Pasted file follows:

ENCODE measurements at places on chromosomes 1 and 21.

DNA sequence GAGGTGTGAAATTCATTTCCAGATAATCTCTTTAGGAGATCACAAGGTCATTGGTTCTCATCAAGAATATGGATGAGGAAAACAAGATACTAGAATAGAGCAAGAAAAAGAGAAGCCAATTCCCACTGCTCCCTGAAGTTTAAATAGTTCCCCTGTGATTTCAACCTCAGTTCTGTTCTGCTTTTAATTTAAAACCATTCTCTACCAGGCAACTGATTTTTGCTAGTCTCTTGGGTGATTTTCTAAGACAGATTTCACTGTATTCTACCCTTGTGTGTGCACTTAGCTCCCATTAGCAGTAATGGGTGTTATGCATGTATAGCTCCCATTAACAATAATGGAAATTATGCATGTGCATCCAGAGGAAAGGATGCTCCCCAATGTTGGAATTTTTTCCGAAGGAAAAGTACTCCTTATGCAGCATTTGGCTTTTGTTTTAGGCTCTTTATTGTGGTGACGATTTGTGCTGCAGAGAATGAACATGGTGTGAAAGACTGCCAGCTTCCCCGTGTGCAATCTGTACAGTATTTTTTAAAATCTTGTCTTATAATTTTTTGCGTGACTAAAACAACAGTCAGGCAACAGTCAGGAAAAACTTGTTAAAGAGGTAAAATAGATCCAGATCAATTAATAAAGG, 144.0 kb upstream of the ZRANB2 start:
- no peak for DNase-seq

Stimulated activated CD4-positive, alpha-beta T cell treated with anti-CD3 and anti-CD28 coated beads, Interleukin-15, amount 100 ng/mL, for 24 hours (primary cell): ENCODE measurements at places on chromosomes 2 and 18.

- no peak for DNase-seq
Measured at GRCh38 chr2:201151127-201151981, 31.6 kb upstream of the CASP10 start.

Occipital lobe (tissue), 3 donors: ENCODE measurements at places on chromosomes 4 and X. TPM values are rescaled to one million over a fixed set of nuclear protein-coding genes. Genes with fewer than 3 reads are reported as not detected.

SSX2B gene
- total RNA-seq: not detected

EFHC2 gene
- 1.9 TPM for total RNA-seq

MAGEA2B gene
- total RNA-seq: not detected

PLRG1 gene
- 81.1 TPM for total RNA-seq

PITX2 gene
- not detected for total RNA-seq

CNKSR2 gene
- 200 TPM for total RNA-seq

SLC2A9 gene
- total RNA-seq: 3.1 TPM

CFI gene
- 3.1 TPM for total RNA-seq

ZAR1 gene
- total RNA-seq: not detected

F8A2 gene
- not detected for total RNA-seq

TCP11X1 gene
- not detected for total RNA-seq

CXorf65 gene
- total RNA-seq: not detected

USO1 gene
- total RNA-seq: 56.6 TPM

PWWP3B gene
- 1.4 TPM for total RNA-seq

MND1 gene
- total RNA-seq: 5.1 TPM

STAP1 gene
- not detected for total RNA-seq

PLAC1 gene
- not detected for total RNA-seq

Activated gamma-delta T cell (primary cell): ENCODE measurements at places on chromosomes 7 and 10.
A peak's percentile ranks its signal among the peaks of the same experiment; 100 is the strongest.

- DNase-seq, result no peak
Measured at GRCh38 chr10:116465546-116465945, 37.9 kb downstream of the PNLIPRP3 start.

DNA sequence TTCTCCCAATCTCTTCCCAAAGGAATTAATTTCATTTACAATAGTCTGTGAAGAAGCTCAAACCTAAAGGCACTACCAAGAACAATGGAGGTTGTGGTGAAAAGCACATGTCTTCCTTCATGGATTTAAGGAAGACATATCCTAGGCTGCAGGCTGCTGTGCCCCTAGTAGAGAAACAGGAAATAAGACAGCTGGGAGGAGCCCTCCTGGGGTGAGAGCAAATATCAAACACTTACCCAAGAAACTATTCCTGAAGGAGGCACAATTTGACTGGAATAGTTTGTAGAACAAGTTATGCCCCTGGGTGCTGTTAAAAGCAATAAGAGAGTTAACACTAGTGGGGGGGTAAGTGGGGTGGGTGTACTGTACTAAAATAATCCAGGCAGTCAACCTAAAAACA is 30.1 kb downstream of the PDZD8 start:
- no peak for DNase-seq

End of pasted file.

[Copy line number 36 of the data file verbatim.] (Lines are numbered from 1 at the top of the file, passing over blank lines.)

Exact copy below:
MND1 gene